Please, Watch Your Language

Jamie Sumner
Special needs mom and author
04/01/22  8:00 AM PST
please watch your language

Once a year, I begin the process of mentally and emotionally steeling myself for my son Charlie’s annual IEP evaluation at school. It’s usually March, when the buds on the trees pop and crocus determinedly push forth. Spring is a celebration of survival. We have made it through the dark and the cold. The world wakes up and stretches because good things are ahead. The IEP is my last hurdle before that deep sigh of relief.

Charlie’s third-grade year had been a good one. He had gotten assigned a new no-nonsense special education teacher who seemed to work well with him and intuit his needs. Same goes for his physical and occupational therapists. Given his recent successes with his speaking device and his reading comprehension and this new team, I wasn’t as wary approaching the meeting as I usually am. Typically, I come in with a lengthy list of talking points for more minutes spent on “x” or more one-on-one time with “y”. This year was different. As my husband and I sat in front of the computer screen and clicked on the Zoom, my list was short and my shoulders relaxed, for once.

IEPs are long. We have never clocked in at under an hour. Under two hours is a win. So as we entered the thirty minute mark, I was already scanning ahead. We were on page nine of forty-three. I had another meeting in an hour. So my mind was momentarily elsewhere until husband cleared his throat. I glanced at him. He lifted an eyebrow and pointed to the screen.

Under “Present Level of Performance – Teacher Observations” one of the aides had written: “In terms of toileting and personal hygiene, Charlie is unable to take care of many of his personal needs. He constantly has his hands/objects in his mouth which results in slobber going down his face.”

Charlie has cerebral palsy. He uses a wheelchair and a speaking device. He needs assistance feeding himself as well as with restroom care. But the description of “slobber going down his face” was unprofessional at best. It was both disrespectful and dehumanizing. I leaned into my husband. He leaned back into me. My heart double-thumped. I knew I couldn’t let it go. I was going to have say something.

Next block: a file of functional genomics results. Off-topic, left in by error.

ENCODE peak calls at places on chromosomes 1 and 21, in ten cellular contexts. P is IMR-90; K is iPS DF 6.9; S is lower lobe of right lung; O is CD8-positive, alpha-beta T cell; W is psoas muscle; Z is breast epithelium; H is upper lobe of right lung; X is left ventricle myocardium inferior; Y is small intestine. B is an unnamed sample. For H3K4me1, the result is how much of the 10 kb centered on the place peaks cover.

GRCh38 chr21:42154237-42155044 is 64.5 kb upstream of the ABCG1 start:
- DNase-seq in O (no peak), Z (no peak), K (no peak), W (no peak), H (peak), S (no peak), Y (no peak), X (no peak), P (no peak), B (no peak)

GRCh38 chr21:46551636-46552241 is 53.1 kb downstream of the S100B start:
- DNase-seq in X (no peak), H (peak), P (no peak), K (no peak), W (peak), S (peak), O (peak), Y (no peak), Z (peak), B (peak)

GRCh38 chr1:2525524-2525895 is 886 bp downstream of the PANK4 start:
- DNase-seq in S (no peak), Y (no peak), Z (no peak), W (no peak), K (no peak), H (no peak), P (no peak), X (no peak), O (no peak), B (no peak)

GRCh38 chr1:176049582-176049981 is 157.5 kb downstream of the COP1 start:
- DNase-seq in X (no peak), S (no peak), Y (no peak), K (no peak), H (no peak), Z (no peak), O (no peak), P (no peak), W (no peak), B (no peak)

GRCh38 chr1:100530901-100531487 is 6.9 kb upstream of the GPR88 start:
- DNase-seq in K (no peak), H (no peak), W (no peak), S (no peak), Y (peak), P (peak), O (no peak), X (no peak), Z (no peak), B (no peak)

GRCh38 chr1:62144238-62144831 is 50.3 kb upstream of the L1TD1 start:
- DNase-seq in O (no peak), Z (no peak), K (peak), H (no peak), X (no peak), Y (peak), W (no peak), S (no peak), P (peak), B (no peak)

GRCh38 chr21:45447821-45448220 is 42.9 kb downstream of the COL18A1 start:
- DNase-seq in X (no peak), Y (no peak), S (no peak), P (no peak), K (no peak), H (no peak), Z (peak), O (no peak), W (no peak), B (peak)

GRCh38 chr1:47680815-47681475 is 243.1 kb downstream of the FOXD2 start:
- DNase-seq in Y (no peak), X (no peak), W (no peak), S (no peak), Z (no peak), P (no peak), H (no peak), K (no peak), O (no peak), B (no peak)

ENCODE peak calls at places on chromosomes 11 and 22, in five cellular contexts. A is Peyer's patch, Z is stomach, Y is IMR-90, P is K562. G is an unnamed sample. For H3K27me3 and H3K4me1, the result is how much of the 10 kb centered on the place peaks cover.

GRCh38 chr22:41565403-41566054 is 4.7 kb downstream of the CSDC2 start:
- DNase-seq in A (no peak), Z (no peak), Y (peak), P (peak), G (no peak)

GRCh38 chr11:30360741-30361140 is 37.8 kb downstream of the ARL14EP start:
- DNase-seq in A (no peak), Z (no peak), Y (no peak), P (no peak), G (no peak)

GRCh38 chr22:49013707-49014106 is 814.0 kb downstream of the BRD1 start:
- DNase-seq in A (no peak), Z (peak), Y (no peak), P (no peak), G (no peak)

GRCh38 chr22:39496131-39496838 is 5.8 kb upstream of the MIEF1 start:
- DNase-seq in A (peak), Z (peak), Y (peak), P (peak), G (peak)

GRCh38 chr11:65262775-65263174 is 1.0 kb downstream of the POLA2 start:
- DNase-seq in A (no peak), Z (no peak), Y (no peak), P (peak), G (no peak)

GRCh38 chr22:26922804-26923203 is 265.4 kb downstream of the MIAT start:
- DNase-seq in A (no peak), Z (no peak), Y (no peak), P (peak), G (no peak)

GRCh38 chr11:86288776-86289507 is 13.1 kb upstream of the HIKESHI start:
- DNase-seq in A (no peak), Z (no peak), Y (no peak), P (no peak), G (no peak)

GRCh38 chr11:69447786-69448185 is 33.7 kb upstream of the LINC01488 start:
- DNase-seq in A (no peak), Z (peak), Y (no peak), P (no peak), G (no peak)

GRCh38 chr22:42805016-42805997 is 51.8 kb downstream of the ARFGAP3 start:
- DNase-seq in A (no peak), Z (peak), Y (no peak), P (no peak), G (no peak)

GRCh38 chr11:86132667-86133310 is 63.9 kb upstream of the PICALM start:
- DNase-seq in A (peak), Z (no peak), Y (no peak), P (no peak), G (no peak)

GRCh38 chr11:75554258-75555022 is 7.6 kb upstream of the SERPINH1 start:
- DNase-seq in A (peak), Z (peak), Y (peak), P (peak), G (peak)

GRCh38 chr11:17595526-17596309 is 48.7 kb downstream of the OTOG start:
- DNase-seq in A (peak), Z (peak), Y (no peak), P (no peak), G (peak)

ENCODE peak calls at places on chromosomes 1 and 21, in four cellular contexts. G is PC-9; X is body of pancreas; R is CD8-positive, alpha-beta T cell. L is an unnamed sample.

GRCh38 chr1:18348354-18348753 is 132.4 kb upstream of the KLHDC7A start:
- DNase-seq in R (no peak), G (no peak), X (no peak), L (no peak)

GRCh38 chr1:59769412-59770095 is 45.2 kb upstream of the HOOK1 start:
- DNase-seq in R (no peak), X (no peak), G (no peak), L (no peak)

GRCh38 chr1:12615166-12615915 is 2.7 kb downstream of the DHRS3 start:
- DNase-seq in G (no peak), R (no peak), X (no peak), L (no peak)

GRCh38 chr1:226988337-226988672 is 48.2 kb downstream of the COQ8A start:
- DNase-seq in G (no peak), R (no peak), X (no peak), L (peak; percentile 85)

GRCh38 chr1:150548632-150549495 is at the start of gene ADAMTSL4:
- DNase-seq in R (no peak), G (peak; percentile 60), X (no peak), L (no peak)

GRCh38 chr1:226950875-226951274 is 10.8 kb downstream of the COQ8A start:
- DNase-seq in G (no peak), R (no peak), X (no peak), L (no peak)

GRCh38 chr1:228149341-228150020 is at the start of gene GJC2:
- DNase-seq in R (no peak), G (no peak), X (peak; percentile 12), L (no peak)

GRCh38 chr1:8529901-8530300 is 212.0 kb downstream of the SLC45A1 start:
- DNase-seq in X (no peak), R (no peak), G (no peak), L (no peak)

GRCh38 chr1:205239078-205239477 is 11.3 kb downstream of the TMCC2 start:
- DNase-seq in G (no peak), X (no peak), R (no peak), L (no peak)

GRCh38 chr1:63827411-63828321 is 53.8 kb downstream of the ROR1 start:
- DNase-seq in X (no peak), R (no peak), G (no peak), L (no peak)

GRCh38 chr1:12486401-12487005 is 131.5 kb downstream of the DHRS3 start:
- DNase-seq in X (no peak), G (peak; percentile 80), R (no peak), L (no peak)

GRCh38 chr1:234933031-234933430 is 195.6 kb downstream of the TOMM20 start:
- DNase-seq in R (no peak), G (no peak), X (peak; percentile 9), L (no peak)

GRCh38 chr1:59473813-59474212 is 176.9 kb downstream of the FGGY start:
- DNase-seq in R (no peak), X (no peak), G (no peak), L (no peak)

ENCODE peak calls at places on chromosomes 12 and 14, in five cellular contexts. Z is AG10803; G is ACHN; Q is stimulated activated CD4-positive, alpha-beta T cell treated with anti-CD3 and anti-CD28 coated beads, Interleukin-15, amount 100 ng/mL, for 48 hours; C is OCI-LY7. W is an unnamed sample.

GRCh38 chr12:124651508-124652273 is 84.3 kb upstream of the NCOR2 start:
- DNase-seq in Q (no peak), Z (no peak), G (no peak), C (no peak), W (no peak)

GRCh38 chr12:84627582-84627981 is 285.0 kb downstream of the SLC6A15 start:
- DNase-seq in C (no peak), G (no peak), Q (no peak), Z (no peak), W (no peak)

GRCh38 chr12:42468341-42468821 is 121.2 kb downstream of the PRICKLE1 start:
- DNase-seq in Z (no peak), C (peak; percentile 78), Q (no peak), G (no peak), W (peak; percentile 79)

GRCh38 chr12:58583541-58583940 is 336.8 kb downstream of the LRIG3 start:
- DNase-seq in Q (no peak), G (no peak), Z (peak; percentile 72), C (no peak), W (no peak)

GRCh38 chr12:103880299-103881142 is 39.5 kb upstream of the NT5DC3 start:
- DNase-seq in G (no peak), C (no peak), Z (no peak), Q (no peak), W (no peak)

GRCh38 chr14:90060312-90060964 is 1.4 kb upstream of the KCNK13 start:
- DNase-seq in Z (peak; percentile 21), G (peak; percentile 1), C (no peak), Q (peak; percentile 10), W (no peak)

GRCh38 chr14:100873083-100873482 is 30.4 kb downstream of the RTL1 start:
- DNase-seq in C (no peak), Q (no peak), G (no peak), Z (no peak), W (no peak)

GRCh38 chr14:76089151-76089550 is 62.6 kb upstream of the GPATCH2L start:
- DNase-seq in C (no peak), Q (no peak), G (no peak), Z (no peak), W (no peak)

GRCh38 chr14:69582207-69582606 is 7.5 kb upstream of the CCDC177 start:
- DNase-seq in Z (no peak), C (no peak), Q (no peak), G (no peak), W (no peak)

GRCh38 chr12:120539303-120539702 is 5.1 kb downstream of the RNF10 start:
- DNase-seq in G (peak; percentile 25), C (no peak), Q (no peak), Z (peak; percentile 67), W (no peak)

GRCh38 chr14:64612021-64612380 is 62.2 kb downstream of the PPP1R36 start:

I interrupted his special education teacher. Eight faces looked up from whatever else they were doing behind their screens. “We need to go back,” I said, my voice too quiet and then too loud. “This language is not okay. You need to change this.” I highlighted the section on the screen. “Charlie deserves to be spoken of with respect.” To her credit, his teacher jumped in with quick agreement, but it stayed with me the rest of the meeting. These people worked with Charlie on a daily basis. They cared for him in the literal sense, but also the emotional one. They liked him. I knew that. So why speak like that, as if he were an animal?

Language is a tricky thing. Charlie has special needs. Charlie is not “a special needs kid.” He uses a wheelchair. He is not “wheelchair bound.” Small changes matter. It reveals the priority and the motives of the speaker. Do you see my son first or his disability? Do you think his experience of life is less than an able-bodied person’s because of how he moves and communicates in the world?

During that IEP, I had been prepared to argue for Charlie’s accommodations, summer school, new feeding utensils – the typical things. I was not prepared to fight for his humanity. Nonetheless, I did, because we cannot stop fighting for understanding and empathy. Words reveal intention. Thoughtless words reveal thoughtlessness. Values leak out in the subtleties of talk. We must demand extra care and effort. Change cannot happen any other way.

child with special needs
Jamie Sumner is a special needs mom, author and blogger.


Twitter:  @jamiesumner_

Author of the middle-grade novels:

















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